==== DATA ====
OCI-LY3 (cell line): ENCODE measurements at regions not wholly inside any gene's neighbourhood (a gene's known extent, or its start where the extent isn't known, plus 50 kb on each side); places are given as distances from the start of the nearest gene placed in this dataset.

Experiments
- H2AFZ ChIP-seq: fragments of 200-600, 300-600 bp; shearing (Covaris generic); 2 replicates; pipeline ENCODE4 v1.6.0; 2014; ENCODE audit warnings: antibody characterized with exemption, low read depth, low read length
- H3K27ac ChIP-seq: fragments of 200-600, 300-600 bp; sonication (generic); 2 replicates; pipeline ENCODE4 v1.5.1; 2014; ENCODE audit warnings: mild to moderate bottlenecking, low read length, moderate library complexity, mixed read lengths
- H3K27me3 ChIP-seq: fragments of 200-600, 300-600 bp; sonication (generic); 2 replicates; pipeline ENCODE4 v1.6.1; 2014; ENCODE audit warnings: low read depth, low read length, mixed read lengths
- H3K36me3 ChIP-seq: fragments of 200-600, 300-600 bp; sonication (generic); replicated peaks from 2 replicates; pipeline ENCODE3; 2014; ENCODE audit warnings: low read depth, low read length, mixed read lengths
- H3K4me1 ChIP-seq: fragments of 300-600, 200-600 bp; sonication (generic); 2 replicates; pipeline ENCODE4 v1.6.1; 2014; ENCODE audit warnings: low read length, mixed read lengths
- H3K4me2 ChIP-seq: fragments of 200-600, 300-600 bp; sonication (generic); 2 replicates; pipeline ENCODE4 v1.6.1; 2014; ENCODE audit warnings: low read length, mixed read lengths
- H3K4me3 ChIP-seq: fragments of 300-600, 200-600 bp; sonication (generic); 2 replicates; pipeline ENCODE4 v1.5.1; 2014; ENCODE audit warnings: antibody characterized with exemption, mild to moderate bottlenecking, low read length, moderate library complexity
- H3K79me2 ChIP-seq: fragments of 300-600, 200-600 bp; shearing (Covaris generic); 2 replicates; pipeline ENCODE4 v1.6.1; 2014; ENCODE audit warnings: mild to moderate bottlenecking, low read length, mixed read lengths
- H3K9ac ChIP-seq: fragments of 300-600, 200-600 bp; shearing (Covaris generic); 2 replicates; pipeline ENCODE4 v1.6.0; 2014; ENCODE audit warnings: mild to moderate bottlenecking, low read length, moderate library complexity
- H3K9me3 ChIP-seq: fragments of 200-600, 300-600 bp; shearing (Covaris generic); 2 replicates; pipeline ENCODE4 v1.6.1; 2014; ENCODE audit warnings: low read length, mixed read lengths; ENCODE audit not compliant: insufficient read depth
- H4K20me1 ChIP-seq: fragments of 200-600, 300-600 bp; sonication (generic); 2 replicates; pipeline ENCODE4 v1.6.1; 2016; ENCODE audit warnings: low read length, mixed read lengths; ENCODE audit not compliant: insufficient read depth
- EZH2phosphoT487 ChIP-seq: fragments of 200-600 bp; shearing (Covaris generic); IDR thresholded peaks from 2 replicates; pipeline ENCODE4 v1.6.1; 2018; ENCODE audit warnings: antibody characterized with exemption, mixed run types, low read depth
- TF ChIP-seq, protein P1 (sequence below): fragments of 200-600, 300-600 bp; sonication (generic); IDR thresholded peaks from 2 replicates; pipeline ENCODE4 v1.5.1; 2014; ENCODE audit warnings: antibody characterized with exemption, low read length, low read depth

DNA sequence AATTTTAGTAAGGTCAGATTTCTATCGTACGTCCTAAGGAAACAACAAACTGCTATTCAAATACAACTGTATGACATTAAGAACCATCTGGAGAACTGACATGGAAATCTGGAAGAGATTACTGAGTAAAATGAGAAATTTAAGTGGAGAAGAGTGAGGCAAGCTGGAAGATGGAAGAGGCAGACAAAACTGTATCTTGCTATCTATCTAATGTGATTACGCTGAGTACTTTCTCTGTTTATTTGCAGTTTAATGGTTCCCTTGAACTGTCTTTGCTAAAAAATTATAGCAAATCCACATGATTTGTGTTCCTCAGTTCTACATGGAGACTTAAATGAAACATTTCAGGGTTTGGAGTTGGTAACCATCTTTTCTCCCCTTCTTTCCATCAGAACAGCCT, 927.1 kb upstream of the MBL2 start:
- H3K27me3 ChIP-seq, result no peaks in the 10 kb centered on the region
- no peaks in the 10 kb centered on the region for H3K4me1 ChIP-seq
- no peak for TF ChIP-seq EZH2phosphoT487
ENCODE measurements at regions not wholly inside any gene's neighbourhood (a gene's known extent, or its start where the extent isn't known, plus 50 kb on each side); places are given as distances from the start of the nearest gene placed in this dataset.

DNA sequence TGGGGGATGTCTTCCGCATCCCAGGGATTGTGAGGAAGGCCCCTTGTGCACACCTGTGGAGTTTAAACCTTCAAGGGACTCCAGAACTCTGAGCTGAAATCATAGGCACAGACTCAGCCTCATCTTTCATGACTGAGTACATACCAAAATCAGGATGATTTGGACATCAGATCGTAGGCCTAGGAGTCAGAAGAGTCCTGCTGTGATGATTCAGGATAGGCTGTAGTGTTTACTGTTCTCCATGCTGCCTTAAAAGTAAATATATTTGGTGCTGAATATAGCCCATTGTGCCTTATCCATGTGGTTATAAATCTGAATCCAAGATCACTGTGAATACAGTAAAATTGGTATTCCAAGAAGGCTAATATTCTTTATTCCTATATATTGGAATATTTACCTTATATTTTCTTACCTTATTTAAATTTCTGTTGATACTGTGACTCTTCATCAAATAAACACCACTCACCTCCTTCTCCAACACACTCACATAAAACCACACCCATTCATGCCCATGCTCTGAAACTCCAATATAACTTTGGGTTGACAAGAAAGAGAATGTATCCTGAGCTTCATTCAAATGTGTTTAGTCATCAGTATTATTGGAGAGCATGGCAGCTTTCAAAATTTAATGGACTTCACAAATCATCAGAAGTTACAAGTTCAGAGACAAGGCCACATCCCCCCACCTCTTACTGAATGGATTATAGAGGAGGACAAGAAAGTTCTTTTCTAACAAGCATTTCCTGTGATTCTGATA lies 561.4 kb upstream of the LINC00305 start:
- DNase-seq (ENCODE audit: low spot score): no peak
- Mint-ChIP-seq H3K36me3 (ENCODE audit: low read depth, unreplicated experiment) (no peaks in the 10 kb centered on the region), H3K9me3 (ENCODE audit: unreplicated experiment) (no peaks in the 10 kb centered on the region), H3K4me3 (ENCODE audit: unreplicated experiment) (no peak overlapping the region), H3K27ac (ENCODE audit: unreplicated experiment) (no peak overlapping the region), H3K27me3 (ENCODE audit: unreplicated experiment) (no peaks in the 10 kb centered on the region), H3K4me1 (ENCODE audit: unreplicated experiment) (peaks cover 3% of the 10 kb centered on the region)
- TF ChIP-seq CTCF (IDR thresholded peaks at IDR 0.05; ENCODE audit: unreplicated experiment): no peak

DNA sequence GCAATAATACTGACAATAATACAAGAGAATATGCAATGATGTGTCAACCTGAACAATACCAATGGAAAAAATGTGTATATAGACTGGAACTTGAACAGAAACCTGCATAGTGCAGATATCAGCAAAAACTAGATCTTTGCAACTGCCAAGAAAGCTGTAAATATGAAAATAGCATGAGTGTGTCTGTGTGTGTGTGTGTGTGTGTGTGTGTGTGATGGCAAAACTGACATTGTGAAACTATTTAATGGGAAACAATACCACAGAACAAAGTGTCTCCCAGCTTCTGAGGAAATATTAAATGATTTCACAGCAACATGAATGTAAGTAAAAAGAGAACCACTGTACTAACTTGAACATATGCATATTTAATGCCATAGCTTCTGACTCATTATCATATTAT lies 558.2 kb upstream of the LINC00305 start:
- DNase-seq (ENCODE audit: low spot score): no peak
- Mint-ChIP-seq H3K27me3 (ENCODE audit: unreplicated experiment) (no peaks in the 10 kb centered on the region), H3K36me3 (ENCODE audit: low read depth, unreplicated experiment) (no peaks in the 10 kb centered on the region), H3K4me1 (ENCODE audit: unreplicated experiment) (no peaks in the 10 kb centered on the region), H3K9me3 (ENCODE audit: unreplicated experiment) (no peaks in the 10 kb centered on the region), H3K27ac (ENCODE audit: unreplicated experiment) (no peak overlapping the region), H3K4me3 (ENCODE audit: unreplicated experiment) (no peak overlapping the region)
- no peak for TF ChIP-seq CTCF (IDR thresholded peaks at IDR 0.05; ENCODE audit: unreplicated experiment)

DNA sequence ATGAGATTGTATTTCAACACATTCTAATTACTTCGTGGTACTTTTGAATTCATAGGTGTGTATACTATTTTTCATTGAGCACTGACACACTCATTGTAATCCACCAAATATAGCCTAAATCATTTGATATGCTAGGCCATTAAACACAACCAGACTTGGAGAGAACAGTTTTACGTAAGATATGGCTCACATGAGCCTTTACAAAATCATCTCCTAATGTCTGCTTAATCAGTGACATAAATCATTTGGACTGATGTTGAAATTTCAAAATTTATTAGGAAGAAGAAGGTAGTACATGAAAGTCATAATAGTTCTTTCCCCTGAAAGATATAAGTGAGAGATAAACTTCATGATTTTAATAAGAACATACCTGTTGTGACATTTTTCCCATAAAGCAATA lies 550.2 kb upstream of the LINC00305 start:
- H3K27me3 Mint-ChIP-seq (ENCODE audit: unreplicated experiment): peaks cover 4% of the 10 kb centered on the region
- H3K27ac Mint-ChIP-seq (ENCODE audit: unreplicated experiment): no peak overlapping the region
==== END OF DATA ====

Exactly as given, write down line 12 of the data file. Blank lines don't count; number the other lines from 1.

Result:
- H3K9me3 ChIP-seq: fragments of 200-600, 300-600 bp; shearing (Covaris generic); 2 replicates; pipeline ENCODE4 v1.6.1; 2014; ENCODE audit warnings: low read length, mixed read lengths; ENCODE audit not compliant: insufficient read depth